The year 1889 marked the 100th anniversary of the French Revolution and the nation celebrated with the Paris Exposition Universelle, an extraordinary World’s Fair. The importance of the event was emphasized by the construction of the Eiffel Tower, built for the occasion. Twenty-seven year old Claude Debussy frequented the many exhibits from all over the world and was enthralled by the gamelan music and the dancing it accompanied that he witnessed in the Javanese pavilion. The experience inspired him later to capture the sounds of the gamelanin his 1903 piano composition Pagodes. This article examines how he did so and also places Pagodes’ composition within the contexts of contemporary documentation of the Exposition, his other works, and recent scholarship about exoticism. Four principal elements of gamelan music—timbre, tuning, polyphonic layering, and rhythmic structure—are examined through the eyes of twentieth century ethnomusicologists. The same four elements are analyzed in Pagodes. Elements of Western musical composition complement the analysis. What emerges is nota vague impression but, rather, a remarkably successful rendition of the Eastern gamelan on the Western piano.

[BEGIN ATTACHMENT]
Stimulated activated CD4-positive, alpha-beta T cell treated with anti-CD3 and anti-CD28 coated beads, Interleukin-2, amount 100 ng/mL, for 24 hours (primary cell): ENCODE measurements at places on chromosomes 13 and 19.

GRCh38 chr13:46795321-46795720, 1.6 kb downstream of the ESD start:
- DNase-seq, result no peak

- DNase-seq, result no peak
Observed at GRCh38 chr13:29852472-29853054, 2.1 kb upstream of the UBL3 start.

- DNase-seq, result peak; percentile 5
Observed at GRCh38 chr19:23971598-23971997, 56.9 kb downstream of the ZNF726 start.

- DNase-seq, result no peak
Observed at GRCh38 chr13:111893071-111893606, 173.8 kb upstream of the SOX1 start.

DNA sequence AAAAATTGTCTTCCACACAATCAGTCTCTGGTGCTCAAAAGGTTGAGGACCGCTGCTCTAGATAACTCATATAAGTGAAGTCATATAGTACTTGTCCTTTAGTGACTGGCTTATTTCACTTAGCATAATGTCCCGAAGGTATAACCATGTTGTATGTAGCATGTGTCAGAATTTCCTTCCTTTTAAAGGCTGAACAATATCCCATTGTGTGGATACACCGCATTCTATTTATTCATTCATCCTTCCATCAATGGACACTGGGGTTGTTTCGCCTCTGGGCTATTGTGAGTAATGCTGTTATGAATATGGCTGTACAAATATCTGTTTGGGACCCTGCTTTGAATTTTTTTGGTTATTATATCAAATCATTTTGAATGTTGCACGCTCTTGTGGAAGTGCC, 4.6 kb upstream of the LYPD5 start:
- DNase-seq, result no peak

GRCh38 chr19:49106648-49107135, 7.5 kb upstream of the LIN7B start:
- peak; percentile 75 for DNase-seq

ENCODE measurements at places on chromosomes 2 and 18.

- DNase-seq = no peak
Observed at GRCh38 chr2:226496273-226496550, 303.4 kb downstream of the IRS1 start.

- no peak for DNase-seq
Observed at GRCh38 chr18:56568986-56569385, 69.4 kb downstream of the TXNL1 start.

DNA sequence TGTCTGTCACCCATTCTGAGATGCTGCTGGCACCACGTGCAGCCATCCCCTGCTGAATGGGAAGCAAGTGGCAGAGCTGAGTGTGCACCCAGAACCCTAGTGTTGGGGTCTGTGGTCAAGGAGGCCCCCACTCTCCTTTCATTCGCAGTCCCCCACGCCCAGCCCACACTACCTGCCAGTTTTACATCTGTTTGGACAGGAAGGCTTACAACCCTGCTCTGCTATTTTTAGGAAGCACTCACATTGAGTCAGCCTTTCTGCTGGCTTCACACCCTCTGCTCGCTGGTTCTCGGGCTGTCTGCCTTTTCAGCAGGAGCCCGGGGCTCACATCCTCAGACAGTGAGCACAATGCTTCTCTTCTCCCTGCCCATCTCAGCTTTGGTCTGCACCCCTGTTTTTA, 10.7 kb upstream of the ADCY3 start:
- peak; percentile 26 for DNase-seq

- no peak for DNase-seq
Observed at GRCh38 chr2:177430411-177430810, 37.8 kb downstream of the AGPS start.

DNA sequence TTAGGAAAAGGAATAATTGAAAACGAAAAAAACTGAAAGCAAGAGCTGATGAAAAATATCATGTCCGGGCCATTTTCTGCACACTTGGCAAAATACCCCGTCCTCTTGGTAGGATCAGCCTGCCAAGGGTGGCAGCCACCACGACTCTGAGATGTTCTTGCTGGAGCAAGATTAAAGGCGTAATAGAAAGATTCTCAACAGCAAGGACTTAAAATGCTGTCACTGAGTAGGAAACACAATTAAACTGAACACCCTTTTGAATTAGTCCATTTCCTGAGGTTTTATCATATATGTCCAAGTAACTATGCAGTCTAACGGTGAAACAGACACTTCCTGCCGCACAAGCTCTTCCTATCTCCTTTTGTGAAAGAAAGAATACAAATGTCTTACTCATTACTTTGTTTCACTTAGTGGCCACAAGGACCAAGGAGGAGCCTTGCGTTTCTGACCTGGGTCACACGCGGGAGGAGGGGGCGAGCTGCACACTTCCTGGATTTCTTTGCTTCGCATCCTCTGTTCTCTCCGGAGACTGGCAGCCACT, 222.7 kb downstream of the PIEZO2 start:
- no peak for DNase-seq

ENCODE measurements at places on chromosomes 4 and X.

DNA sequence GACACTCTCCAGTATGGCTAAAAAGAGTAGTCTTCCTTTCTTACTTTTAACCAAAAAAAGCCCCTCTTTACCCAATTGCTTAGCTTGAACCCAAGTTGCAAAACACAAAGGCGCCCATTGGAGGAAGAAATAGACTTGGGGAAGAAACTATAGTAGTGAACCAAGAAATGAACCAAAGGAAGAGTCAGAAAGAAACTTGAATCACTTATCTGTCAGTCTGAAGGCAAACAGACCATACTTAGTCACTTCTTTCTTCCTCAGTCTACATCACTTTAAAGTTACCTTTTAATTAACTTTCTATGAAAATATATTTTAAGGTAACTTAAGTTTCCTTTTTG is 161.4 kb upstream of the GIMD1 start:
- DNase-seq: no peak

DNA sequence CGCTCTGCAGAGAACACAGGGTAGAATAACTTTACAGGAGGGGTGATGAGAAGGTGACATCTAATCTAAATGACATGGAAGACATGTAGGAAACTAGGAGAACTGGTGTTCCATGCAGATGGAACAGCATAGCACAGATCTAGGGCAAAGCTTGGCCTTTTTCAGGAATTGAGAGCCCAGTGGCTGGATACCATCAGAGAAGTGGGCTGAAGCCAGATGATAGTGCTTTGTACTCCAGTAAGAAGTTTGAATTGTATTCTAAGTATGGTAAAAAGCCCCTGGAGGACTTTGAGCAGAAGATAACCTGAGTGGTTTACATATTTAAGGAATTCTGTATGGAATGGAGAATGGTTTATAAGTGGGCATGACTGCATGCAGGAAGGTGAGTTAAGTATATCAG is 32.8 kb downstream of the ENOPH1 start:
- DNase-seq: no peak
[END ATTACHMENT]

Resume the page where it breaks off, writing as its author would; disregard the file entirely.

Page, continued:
1889 Paris Exposition Universelle
Edward Said, in his classic study entitled Orientalism, writes of the Orient’s special place in European Western experience:
The Orient is . . . the place of Europe’s greatest and richest and oldest colonies, the source of its
civilizations and languages, its cultural contestant, and one of its deepest and most recurring
images of the Other.
Against a backdrop of fascination with this “Other,” the 1889 Paris Exposition Universelle took place over the course of six months between May 6 and November 6. Of five Expositions Universelles roughly a decade apart, a special significance graced this one, timed one hundred years after the French Revolution. Twenty-five million people visited the grounds along the Seine River in what is now Parc Champs de Mars, headed by the newly constructed Eiffel Tower and featuring displays in the form of concert halls, galleries, cafes, boutiques, villages, andpavilions. (See Figure 1 for the General View of the grounds.) France’s colonies Algeria, Tunisia, Senegal, Gabon- Congo, Oceania, Cambodia, Annam, Tonkin, and Cochin China (these last three comprising today’s Vietnam) were all represented. Countless other countries brought their own exhibits at France’s invitation. One of the most successful world’s fairs in history, it had enormous political, technological, historical, cultural, and musical significance.…Continue reading Sylvia Parker’s article online at http://symposium.music.org
Published in College Music Symposium, March, 2013